Reading the comments here, I wonder if most of the writers are in touch with reality. Every working person, bar the very rich, is going to suffer in the coming years due to the gross mismanagement of the economy by, in particular the previous government and the bankers. Add to this the ready acceptance, by many of the people, of cheap loans which enabled them to overspend and indulge (encouraged of course by the government) so leaving many in debt when the crunch has come (and will get even worse). In the situation we find ourselves now it is useless to cry “unfair” – of course it is unfair, but the task now is to get ourselves out of the mess and striking at this time is the height of folly.  In previous times one took a job in the public sector on the understanding that pay would be less than in the commercial world but this was balanced by a secure pension and job security. However,  some of the public sector, including teachers, got very large salary rises some years back which increased their pension entitlement hugely (this should have rung warning bells) and this is just not affordable in today’s straitened circumstances. Too many people have been acting like the foolish virgins of the parable and did  not make contingency plans – and this includes politicians, bankers but also the general public many of whom were only too happy to go along with the immediate gratification culture while the more prudent lived within their means. I have felt betrayed for years by the spend what you haven’t got culture and the low interest rates which encouraged this and discouraged saving. However I realise what’s done is done, and  now we must all try to try to get out of the mess and not hinder what is being done to help. It is not as if the public sector are being reduced to penury – certainly it is much tougher than what was expected but we will all be affected and many will be worse off than teachers and local government bureaucrats. The time to take action is when the politicians are called to account at election time. It is quite pointless to talk about entitlements when quite plainly the country is living “on tick” – and if one sector gets “entitlements” inevitably others will suffer.

  • Anonymous

    As the tide comes in all the boats rise. In fighting for better pensions unions will help force private companies to offer pensions that are reasonable.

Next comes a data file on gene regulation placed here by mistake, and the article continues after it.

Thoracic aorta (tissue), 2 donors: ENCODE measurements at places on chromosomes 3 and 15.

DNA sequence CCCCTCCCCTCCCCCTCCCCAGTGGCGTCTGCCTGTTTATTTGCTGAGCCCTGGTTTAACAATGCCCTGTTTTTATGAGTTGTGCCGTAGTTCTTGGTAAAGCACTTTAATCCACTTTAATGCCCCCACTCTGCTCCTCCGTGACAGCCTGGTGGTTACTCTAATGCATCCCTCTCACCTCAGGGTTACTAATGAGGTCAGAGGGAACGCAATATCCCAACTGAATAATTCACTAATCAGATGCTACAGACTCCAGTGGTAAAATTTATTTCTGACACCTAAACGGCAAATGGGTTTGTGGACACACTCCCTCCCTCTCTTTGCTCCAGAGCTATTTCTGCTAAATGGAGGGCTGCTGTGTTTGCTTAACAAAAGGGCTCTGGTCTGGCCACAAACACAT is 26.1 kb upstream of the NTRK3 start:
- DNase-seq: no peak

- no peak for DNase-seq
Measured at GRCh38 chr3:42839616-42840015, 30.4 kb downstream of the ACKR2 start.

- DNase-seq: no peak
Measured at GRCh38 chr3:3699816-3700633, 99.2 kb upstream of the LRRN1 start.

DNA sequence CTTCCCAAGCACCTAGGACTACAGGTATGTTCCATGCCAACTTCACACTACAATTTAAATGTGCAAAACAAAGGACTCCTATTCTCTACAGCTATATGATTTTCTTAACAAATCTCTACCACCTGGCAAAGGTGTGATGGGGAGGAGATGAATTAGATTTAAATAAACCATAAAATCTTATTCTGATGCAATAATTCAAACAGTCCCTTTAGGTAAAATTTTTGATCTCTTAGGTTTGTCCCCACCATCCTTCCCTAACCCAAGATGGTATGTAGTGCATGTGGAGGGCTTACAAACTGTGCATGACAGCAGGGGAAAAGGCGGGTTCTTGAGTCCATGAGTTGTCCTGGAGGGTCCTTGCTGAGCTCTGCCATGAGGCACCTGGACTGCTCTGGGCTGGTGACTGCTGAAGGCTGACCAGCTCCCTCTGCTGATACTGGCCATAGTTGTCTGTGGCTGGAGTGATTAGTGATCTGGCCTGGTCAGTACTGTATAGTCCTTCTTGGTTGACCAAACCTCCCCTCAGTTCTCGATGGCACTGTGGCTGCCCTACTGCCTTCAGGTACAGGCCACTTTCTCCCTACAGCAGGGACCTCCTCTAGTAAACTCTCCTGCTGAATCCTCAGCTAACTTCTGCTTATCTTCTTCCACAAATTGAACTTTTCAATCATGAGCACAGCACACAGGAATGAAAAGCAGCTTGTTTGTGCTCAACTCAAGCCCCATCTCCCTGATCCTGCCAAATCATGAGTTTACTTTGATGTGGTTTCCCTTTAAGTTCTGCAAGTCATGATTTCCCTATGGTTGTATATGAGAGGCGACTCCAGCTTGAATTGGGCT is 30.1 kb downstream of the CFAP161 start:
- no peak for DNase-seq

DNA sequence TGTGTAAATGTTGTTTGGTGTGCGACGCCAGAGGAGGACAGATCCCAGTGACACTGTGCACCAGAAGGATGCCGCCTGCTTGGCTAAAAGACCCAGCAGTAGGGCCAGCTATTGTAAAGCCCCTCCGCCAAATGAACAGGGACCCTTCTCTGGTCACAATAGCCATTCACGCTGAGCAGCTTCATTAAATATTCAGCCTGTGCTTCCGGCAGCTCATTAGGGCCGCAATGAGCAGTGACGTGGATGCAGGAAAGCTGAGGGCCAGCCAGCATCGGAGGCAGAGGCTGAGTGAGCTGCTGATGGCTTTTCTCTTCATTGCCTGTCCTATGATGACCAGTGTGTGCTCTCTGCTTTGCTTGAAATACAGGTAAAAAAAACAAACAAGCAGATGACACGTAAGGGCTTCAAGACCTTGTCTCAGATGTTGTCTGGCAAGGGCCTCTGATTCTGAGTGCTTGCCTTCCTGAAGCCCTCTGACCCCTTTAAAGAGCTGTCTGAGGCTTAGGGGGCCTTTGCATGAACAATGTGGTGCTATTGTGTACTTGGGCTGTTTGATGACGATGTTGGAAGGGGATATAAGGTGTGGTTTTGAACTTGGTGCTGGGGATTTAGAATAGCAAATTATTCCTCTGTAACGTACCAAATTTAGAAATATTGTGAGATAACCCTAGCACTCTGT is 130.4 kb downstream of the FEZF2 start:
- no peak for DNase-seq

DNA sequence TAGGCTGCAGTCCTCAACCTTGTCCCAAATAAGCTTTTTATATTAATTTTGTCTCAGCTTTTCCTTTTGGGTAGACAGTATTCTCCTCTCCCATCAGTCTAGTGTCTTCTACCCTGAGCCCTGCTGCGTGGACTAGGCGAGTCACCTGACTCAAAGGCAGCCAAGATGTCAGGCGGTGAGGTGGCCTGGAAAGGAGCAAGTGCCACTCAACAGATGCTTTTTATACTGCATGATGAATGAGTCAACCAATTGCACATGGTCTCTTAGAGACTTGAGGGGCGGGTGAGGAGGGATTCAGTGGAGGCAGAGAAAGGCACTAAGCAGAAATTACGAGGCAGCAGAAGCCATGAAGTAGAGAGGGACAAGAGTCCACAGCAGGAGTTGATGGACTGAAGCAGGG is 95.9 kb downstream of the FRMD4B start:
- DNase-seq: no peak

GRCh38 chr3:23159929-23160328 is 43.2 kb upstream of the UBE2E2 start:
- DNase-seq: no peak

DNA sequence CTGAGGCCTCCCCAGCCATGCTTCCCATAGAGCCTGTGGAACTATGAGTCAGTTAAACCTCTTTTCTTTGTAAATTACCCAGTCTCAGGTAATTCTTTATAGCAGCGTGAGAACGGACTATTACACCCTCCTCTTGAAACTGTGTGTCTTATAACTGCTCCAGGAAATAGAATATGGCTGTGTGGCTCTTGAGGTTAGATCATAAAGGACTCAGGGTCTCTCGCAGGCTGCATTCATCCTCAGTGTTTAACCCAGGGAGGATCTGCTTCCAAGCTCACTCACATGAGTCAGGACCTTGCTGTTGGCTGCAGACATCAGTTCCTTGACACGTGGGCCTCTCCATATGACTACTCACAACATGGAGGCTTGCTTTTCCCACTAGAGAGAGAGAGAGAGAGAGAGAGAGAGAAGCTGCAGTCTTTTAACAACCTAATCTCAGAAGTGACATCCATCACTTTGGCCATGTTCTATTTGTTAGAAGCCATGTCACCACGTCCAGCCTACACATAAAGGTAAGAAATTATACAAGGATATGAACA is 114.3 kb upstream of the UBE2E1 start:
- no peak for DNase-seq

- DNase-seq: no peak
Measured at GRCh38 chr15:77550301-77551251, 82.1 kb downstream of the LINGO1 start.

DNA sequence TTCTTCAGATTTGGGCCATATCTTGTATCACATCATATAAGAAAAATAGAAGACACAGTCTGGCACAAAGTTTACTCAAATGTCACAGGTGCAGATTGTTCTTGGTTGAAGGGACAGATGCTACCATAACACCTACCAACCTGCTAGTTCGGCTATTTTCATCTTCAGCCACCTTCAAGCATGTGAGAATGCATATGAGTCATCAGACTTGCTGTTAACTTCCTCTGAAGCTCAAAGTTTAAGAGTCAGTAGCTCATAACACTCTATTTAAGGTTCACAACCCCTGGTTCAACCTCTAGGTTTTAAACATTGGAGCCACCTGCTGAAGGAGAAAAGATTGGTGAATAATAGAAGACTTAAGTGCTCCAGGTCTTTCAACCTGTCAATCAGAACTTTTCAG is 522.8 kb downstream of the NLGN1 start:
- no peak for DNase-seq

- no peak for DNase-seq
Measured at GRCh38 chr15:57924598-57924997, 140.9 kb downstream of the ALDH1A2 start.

Private companies USED to give much better pensions than in the private-sector, its not hardworking public-sector employees faults that private companies are not giving fair pensions. 

    Even though I am not a public-sector worker, I definitely support the strike. It could help push private pensions up, and I want people who I employ (as a taxpayer), such as teachers and the police to be given a pension that it fair for their service. 

  • Bob Hayes

    I now fully appreciate the meaning of ‘pontificate’ as a verb.

  • Bob Hayes

    ‘Bullying, intimidating etc’ are also terms that may be applied to bombastic, arrogant, rude, condescending, narcissistic and intolerant postings on a discussion forum….

  • Mariano Barrientos

    I am not sorprissed it all by the position af the Vatican about the right to strike, only an organization against the right of the poor to have human rights in their own land (Latin America, Africa) because according to the Bishop of Rome La teologia de la Liberación has according to him socialist fundation, putting a side the facism of the Rich tours the poor people of America, what is the poor people of USA wants? Justice, enough is enough rat zinger the people has had enough and remember Rusia an France

  • https://openid.org/locutus LocutusOP

    What’s important is that the Catholic church in an official capacity stays out of it.

    “Where the Catholic church does not have an obligation to get involved, it has an obligation to not get involved.”

    I don’t remember who came up with that maxim, but it accurately reflects what should be the church’s approach to political engagement.